by Geoffrey Churchman

At present on the progress count (as shown above) for the House of Representatives, the Liberal/National coalition has 52 seats, Labor 72 and independents/others 15 — the remaining 12 are too close to call, but it’s expected that Anthony Albanese (Albo) and the Labor Party will get over the 76 seat line, possibility with a stitch-up deal with some of the independents.

Five Liberal seats went to the so-called ‘Teal independents” — for an explanation of this term, mostly but not totally an Oz phenomenon, see the video below.

Nearly everyone knows the importance of the mining industry to the enviably strong Australian economy and coal is one of its components; diminish it and the consequences could be severe.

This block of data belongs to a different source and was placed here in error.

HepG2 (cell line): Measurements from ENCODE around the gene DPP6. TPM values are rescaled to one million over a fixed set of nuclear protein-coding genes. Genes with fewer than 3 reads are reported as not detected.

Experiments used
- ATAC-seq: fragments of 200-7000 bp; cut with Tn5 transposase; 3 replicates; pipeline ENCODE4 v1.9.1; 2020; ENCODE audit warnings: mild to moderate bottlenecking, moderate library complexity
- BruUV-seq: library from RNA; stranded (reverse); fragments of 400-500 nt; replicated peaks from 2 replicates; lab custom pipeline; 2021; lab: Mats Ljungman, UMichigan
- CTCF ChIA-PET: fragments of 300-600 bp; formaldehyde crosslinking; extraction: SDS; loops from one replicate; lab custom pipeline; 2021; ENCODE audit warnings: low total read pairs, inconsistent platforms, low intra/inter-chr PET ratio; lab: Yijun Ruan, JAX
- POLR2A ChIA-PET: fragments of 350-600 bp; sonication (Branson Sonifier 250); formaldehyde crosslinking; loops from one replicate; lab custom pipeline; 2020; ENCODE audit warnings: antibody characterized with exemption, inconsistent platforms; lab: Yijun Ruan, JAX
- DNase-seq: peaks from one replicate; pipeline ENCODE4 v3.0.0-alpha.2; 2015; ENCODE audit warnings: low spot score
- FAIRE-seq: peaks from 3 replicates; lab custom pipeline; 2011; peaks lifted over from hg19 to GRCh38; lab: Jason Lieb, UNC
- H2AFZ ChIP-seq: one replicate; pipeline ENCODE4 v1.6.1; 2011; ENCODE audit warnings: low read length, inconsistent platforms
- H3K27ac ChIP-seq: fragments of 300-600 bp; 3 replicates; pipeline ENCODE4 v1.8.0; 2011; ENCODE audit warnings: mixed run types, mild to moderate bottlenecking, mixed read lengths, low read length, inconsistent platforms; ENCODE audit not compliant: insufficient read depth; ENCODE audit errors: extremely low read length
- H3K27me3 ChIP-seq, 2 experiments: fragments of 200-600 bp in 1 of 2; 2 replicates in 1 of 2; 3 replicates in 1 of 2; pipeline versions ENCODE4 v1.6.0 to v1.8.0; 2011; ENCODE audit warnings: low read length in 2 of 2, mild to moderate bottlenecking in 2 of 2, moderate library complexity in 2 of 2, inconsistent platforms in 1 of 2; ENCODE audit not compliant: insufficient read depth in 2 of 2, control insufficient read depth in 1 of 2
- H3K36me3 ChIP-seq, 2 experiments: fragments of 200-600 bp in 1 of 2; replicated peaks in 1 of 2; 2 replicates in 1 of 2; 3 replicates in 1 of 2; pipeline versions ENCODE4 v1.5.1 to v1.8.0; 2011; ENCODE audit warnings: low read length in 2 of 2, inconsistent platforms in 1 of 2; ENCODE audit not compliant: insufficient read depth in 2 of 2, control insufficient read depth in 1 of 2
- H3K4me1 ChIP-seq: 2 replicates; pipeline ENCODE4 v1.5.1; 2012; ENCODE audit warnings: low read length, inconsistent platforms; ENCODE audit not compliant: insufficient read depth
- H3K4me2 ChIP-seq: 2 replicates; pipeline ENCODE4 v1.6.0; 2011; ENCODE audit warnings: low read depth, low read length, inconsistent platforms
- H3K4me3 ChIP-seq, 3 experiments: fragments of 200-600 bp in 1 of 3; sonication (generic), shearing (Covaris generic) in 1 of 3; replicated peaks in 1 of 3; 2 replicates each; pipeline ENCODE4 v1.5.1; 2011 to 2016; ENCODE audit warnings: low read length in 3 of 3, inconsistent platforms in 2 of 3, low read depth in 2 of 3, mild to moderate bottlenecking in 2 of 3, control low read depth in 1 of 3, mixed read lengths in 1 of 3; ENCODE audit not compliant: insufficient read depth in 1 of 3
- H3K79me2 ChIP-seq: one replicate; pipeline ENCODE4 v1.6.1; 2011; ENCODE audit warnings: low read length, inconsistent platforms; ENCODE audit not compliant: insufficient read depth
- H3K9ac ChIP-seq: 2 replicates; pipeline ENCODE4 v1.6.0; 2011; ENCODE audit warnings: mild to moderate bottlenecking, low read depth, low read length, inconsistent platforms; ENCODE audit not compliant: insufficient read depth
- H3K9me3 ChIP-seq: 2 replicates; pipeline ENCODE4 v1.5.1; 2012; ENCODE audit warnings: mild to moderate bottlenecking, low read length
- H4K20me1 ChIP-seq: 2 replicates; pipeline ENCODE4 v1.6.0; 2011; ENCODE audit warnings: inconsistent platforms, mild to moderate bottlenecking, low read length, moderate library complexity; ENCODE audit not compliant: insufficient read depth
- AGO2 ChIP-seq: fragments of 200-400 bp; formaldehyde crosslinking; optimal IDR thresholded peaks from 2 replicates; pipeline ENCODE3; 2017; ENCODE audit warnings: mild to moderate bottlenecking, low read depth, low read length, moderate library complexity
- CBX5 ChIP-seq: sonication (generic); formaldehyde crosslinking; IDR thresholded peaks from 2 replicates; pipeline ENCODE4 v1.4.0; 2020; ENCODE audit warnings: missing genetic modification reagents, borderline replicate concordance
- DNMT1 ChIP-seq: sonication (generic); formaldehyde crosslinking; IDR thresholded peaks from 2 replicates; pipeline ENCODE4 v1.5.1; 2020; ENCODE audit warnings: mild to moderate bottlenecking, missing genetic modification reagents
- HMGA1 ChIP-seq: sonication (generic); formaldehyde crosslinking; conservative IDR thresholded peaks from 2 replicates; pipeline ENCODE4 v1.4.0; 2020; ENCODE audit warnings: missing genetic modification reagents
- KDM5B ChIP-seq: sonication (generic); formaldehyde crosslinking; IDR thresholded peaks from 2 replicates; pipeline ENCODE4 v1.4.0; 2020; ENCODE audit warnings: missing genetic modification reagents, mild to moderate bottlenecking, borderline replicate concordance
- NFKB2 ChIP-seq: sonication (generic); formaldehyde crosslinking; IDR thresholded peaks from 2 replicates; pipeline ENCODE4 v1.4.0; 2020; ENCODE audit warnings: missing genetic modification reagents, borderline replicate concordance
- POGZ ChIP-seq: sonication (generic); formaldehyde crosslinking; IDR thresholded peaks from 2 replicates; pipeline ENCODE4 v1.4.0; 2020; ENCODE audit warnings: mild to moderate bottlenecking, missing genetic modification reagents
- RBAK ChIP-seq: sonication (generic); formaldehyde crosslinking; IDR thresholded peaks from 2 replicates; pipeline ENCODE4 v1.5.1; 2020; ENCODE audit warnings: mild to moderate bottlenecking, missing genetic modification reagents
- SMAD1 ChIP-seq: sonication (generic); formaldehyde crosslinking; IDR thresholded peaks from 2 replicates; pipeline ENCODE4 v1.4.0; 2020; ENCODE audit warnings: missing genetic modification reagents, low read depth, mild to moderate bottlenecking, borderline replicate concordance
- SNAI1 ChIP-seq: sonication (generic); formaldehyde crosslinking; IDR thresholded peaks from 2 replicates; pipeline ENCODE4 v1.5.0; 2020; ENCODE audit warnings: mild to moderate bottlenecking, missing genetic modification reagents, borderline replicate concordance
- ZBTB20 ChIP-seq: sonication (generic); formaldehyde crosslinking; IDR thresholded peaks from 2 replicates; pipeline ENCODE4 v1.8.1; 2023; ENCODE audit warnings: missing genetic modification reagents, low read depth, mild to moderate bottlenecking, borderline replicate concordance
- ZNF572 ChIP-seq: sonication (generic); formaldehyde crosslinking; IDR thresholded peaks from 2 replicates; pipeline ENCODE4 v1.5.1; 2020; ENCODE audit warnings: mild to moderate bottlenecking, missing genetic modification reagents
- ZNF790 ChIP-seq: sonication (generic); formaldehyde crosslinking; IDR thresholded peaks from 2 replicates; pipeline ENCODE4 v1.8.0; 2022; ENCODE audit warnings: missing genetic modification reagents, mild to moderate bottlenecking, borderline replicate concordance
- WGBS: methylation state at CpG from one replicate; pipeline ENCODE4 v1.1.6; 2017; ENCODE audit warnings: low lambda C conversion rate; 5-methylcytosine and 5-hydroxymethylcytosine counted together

If it is intent on replacing coal fired power stations with ones that have no emissions, Australia really has little choice but to go nuclear. Nuclear power got a bad rap after the Chernobyl disaster of 1986 and worse, Fukushima in 2011, but unlike NZ, most of Australia is a long way from earthquake fault lines and tsunami risk.

The Liberal Party made the big mistake of accepting the Climatists’ concocted claims without saying what they would do to solve the alleged problem — the consequence was that the Greens and the ‘Teal’ independents all got a voter boost. Unlike his illustrious predecessors — Gough Whitlam, Bob Hawke, Paul Keating and Julia Gillard — Albo has little charisma and hasn’t created a devout sect of followers in the way Jacinda did in NZ. As a government in power, they may have less than a third of first preference votes, an amazing statistic alone.

Covidiocy and the insanity of lockdowns and vax mandates played some part with One Nation and the UAP increasing their combined vote slightly to 9.2%, so far. There are still a lot of postal votes and absent votes to count.